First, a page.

Biomass boilers need to be refuelled regularly with wood chips, pellets or logs, depending on the boiler. These can be sourced relatively cheaply compared to other fuelling costs, as wood is fairly sustainable to collect, which can lower heating costs compared to other methods.

Need help with your heating costs? Read here for the best boilers in the UK and see how they rank.

Infrared panels heat objects rather than the air in the room, which means they’re able to run more efficiently compared to other means. This can help with heating costs as they’re still fairly cheap. A single panel operating for 2 hours a day will cost £124 per year to run. Naturally, you would have more than one panel in your home, so this cost increases the larger your home is and the more panels you have.

Air source and ground source heat pumps come in different sizes, but the operating costs are associated with their use of electricity. With electricity becoming more expensive, it ups the running costs. They rely heavily on a well insulated house to help with heating costs by keeping operational costs low.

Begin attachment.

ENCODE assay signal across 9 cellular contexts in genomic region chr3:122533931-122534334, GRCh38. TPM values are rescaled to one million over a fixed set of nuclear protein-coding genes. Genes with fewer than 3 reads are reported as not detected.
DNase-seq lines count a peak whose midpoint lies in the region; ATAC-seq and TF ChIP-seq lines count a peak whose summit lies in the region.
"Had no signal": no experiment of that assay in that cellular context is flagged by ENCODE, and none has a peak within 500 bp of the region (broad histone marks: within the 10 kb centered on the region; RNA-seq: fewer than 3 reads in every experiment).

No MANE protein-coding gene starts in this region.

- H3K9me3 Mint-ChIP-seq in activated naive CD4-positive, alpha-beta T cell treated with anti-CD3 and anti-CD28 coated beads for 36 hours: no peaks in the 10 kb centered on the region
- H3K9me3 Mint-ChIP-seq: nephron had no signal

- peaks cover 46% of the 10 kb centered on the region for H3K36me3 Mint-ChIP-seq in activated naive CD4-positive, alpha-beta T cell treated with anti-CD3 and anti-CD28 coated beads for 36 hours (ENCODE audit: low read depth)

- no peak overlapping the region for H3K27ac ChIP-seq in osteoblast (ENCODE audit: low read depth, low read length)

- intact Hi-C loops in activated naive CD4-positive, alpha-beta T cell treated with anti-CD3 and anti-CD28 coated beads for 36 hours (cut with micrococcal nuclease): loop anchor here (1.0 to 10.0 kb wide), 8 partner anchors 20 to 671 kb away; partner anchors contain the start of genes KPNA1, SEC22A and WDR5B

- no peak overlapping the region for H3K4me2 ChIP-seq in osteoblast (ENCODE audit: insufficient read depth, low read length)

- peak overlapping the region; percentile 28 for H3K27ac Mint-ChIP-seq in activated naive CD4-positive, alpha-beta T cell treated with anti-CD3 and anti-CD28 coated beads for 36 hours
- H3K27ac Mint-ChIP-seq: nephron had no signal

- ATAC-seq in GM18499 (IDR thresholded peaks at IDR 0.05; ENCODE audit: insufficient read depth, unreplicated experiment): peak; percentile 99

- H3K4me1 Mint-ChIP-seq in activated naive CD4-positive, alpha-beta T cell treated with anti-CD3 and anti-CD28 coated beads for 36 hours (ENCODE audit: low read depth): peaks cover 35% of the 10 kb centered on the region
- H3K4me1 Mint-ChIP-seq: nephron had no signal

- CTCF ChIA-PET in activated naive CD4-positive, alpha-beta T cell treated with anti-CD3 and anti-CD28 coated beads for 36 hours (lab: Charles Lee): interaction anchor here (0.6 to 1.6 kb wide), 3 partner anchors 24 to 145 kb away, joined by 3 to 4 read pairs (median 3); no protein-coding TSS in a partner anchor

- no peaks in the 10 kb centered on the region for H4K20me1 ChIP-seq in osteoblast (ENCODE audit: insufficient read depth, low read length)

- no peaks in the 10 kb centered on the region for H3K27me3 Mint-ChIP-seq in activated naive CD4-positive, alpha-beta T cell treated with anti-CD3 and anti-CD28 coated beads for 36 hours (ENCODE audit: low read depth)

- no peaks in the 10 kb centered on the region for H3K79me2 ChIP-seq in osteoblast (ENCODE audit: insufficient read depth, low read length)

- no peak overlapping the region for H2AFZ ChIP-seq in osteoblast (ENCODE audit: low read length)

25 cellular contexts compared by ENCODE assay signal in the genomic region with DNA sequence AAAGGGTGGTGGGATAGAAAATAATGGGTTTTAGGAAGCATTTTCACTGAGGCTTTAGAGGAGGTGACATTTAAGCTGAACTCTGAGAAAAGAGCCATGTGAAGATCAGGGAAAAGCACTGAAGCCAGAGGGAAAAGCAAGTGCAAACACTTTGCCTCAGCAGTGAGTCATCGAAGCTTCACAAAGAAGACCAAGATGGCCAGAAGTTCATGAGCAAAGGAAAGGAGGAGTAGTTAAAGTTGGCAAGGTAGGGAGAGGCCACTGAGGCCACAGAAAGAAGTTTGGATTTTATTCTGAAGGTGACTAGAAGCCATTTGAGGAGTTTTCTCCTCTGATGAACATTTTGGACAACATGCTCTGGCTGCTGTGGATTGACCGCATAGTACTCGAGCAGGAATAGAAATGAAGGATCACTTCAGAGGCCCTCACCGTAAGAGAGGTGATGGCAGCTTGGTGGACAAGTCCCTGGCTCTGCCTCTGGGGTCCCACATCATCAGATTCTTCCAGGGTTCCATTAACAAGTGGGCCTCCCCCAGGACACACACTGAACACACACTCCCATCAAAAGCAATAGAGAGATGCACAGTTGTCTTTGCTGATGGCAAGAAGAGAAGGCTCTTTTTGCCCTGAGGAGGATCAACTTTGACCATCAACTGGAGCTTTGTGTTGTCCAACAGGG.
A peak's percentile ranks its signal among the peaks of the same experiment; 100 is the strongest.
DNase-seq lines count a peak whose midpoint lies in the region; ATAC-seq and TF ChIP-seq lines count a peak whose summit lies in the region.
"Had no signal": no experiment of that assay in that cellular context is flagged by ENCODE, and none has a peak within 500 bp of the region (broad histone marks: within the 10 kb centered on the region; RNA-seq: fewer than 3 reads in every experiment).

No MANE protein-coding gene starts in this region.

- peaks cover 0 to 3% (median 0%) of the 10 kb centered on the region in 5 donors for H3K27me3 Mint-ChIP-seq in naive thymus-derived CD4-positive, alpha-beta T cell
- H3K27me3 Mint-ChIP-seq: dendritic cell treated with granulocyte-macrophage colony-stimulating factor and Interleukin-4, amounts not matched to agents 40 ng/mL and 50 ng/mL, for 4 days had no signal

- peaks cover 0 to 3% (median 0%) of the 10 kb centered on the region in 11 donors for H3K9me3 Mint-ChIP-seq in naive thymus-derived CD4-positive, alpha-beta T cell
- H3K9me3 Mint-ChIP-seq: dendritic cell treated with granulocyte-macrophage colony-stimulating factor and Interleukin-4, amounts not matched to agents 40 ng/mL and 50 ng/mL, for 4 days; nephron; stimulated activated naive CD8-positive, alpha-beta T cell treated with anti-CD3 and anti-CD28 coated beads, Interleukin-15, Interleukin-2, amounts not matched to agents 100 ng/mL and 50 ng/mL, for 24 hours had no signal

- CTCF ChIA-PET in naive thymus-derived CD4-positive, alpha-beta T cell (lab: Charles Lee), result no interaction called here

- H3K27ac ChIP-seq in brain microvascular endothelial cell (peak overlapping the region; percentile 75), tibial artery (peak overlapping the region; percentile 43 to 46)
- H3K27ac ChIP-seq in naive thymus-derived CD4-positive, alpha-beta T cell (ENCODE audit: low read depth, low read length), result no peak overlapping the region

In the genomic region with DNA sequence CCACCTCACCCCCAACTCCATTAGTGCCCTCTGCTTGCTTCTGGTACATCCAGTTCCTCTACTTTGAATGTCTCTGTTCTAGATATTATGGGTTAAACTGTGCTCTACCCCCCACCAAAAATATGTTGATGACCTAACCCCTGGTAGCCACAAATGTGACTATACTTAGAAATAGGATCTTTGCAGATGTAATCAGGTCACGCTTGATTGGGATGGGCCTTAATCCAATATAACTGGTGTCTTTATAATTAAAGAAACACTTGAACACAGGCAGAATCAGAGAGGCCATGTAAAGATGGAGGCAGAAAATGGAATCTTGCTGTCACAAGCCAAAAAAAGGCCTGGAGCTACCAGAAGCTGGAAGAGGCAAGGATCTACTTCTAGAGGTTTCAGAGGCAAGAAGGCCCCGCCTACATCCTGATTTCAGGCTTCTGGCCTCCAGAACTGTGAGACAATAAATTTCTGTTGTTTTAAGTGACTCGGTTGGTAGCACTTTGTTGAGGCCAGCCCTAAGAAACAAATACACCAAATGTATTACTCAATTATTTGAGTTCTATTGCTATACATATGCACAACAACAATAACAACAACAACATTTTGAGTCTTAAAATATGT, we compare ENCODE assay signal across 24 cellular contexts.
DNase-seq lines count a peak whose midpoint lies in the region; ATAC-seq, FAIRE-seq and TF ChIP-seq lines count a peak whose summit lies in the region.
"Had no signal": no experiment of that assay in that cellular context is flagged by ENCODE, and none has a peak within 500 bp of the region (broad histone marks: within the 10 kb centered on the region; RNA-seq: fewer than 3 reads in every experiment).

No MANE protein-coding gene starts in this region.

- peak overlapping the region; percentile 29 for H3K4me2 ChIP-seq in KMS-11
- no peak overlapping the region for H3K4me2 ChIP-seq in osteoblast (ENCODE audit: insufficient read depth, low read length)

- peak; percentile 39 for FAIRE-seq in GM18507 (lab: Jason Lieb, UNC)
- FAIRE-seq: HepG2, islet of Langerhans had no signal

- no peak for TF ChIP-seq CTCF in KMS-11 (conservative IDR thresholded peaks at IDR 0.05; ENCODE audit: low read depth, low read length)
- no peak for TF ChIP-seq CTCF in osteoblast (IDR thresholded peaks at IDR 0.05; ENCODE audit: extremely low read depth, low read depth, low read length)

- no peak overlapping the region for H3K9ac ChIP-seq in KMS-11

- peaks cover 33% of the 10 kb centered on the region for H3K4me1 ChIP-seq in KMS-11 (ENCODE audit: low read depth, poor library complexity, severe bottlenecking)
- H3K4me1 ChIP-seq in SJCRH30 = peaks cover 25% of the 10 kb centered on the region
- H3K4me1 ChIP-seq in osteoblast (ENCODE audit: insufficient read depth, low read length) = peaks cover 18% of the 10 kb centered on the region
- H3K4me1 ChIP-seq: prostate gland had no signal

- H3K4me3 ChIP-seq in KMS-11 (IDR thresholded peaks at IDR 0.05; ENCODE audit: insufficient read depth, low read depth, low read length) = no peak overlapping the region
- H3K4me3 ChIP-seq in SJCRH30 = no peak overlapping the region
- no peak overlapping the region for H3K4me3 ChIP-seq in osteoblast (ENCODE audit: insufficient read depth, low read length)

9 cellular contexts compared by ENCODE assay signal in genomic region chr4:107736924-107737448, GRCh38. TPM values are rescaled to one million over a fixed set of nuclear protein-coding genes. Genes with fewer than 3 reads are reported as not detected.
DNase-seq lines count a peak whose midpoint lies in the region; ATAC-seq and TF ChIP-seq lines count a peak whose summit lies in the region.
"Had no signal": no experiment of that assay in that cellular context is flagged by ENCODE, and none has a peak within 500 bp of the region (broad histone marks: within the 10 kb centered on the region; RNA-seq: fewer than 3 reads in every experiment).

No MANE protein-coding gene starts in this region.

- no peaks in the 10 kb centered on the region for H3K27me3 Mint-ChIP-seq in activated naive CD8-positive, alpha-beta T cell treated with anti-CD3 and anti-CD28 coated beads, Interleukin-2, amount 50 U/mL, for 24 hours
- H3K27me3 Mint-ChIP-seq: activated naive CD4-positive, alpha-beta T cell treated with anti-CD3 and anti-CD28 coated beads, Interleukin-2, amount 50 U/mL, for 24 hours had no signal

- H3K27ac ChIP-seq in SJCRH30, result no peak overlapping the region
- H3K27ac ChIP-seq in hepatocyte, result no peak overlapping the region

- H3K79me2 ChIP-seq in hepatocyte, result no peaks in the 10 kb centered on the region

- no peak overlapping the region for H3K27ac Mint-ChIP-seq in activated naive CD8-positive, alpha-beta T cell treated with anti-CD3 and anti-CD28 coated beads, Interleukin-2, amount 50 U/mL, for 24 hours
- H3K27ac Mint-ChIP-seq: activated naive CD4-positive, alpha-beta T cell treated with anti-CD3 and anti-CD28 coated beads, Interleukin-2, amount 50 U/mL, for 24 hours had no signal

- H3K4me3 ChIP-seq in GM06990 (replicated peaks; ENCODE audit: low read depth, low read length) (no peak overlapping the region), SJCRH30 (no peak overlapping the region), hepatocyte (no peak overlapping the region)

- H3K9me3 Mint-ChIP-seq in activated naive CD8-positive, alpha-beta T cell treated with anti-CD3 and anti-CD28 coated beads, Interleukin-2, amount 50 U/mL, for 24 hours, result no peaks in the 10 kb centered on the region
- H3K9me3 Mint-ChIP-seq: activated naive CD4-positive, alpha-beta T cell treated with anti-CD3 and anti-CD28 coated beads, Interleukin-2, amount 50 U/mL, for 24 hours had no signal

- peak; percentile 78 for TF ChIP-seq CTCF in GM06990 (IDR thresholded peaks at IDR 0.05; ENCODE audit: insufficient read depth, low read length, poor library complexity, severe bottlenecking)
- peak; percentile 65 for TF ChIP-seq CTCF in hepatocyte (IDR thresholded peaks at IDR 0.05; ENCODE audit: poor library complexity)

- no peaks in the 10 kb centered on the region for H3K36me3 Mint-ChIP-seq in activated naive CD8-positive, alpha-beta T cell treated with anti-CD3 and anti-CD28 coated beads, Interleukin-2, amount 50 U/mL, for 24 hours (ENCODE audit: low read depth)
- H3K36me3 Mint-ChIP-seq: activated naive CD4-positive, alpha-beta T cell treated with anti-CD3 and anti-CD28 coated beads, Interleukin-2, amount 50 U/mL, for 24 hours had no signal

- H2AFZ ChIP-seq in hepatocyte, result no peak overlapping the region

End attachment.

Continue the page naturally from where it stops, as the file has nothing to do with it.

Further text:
An oil boiler can hold enough fuel to heat a house for up to nine months and the costs associated with this system are largely in relation to purchasing the fuel, which is the same for LPG, but the system also needs a hot water cylinder. With our trend to lean towards sustainable means, this has done nothing to help with the heating costs of oil and LPG as they’re no longer as popular.

Read here for boiler service costs.

Gas is cheaper than electricity, which is why gas boilers rank slightly higher, but these are dependent on supply costs. Gas boilers also need annual maintenance from a Gas Safe registered installer, which doesn’t help with heating costs. Once the gas boiler ban comes into effect, electric boilers should become much cheaper to buy, but the use of sustainable electricity generation should lower heating costs.

You can see how the systems compare in the interactive graph below.

What Is the Cheapest Environmentally?